Rossman Award 2018

Joshua Schwartz

The Rossman Committee was privileged to present the annual Joseph Rossman Memorial Award during the 2018 Annual Meeting of the Patent and Trademark Office Society. The award was established in 1972 by the Society and the family of Dr. Joseph Rossman. Joseph Rossman started his career as a patent examiner and was Editor-in-Chief of The Journal back in the 1930s. He had degrees in chemical engineering and law, as well as a doctorate in psychology. In addition, Dr. Joseph Rossman was an author with a life-long interest in creativity, engineering and law. Dr. Joseph Rossman was the author of many articles in the Journal from the 1930s through the 1960s. Because the Journal was such a big part of Dr. Rossman’s life, his family approached the Society with the idea of establishing the Rossman Award in 1972. The Society enthusiastically embraced the idea and the rest is history. The Rossman Award is given to the author of the article in the Journal that, in the opinion of the judges, makes the greatest contribution to the fields of Patents, Trademarks or Copyrights. Factors that are taken into consideration include originality, timeliness of the subject, depth of research, accuracy, readability, and the potential for impact on the existing system.


EDGAR M. MARBLE 1880-1883

Rising from the ranks, Mr. Marble was appointed Commissioner of Patents on April 28, 1880, by President Hayes, and served until 1884.

It was a most interesting period. The reconstruction following the Civil War was just ending, and many of the great figures of the war were still on the stage. In the field of invention, electricity was just emerging. In the practice of patent law, routine was just established.

Edgar M. Marble's qualifications for the position of Commissioner of Patents were found in the record he had already established in the Interior Department, in the position he had occupied up to that time, for executive capacity, clearness and correctness of decision and a thorough grounding in general law.


Federico Award 2018

Joshua Schwartz

The Federico Committee was privileged to present the 2018 Pasquale J. Federico Memorial Award to Teresa Stanek Rea during the 2018 Annual Meeting of the Patent and Trademark Office Society.

In 1993, the SOCIETY established the Pasquale J. Federico Memorial Award. The Federico Award is intended to recognize outstanding contributions to the Patent and Trademark Systems of the United States of America. It may be given to an individual, a group of individuals, a corporation or an institution. Awards to individuals may be made posthumously. No more than one award may be given in each year. Anyone may make a nomination. The award is named in honor of Pasquale J. (Pat) Federico who was an institution within the Patent and Trademark Office. Pat entered then Patent Office in 1923 as a junior examiner in Division 43. By 1935, he was the Assistant Chief of his division and he became the Division Chief in 1940. He was appointed to the Board of Appeals in 1947 and remained there until his retirement from the Office in 1977. Pat Federico was a prolific author of articles dealing with intellectual property. Perhaps his greatest achievement was writing the first draft of the 1952 Patent Act. He was also, according to Giles Rich, the man most responsible for getting the 1952 Patent Act through Congress and enacted into law. The first Federico Award was presented to the late Giles S. Rich, who had served on the Court of Appeals for the Federal Circuit and its predecessor court, the Court of Customs and Patent Appeals for over four decades. Honorees from other years include Nick Godici, Paul Michel, Donald Banner, Charles E. Van Horn, Pauline Newman, C. Marshall Dann, Herbert Wamsley, Helen Wilson Nies, Mike Kirk, Tom Arnold, Howard T. Markey, Rene D. Tegtmeyer, Isaac Fleischmann, John Whealan, Anne Chasser, Raymond Chen, Bernie Knight, and Mark Lemley.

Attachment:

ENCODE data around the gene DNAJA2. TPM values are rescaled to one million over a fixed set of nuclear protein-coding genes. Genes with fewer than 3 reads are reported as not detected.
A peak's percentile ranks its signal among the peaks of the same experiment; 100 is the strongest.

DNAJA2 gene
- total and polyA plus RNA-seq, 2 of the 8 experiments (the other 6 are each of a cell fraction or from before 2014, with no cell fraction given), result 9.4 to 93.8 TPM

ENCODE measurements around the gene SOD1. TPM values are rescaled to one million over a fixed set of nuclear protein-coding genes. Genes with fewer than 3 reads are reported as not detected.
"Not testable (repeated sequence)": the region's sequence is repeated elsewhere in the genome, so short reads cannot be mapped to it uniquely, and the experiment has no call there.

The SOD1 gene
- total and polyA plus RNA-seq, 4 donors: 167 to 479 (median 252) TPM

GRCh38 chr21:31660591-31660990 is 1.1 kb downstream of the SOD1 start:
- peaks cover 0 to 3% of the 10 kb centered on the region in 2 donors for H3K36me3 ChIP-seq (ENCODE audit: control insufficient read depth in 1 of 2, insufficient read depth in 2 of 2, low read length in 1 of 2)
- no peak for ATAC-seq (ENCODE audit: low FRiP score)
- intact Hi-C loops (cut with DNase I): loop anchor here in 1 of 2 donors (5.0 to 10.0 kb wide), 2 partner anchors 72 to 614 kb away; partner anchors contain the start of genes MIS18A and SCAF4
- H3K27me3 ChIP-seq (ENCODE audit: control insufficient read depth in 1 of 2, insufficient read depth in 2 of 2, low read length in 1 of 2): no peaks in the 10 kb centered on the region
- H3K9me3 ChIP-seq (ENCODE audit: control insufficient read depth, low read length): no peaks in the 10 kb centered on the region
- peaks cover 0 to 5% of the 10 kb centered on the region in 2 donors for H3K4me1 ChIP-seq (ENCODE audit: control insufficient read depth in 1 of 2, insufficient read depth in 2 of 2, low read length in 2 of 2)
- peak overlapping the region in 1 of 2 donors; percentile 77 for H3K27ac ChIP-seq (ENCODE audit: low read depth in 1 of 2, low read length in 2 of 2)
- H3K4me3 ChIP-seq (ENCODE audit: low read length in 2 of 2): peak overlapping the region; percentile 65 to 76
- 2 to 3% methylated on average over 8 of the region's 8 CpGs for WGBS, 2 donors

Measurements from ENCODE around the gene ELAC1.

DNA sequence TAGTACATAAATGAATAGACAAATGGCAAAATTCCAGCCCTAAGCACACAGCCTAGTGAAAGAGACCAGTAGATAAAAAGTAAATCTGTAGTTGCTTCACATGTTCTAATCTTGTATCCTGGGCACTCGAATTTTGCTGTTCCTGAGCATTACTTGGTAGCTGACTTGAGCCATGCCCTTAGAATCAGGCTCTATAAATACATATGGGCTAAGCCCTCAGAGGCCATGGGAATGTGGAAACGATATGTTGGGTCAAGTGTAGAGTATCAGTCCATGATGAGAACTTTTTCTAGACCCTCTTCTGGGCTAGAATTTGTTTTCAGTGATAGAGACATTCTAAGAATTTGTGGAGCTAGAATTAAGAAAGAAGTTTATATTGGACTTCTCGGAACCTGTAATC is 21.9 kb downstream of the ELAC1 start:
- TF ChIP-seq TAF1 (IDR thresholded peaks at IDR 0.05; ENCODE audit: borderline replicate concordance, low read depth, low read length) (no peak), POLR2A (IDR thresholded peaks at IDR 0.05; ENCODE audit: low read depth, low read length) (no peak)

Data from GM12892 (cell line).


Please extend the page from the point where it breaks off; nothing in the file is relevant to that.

General Paine was another Civil War hero to become Commissioner of Patents. Born at Chardon, Ohio, February 4, 1826, he was the seventh in line of descent from Stephen Paine, who emigrated from Hingham, England, to Hingham, Massachusetts, in 1638. He graduated from Western Reserve College at the age of 19, at the head of his class, taught school in Mississippi, and then took up the study and practice of law in Cleveland, Ohio. He married in 1850. 


ELLIS SPEAR 1877-1878

One of the many who, after the Civil War, were anxiously looking about for civilian employment and means of making a livelihood for themselves and their families was a young officer but lately retired from the Army of the Potomac where he had achieved a reputation for courage and ability. At the age of 31 a Brevet Brigadier General, and having received from Congress on two occasions the supreme recognition of merit and valor on the field of battle, General Spear left the military service and entered upon his new duties in the Patent Office with enthusiasm and devotion.